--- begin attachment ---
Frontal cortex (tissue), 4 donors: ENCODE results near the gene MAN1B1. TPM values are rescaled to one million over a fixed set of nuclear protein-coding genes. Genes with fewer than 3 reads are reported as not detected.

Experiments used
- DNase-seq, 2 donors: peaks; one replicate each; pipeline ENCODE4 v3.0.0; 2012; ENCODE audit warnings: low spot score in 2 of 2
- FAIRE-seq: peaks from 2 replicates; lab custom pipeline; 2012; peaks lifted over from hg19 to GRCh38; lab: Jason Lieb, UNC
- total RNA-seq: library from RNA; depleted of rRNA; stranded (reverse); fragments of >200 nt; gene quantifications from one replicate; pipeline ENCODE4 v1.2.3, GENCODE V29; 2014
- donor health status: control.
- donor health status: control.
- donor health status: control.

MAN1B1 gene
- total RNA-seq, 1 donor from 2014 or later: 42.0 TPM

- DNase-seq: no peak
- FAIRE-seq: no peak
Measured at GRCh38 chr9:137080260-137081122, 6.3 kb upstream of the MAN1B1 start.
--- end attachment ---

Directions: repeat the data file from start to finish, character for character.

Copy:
Frontal cortex (tissue), 4 donors: ENCODE results near the gene MAN1B1. TPM values are rescaled to one million over a fixed set of nuclear protein-coding genes. Genes with fewer than 3 reads are reported as not detected.

Experiments used
- DNase-seq, 2 donors: peaks; one replicate each; pipeline ENCODE4 v3.0.0; 2012; ENCODE audit warnings: low spot score in 2 of 2
- FAIRE-seq: peaks from 2 replicates; lab custom pipeline; 2012; peaks lifted over from hg19 to GRCh38; lab: Jason Lieb, UNC
- total RNA-seq: library from RNA; depleted of rRNA; stranded (reverse); fragments of >200 nt; gene quantifications from one replicate; pipeline ENCODE4 v1.2.3, GENCODE V29; 2014
- donor health status: control.
- donor health status: control.
- donor health status: control.

MAN1B1 gene
- total RNA-seq, 1 donor from 2014 or later: 42.0 TPM

- DNase-seq: no peak
- FAIRE-seq: no peak
Measured at GRCh38 chr9:137080260-137081122, 6.3 kb upstream of the MAN1B1 start.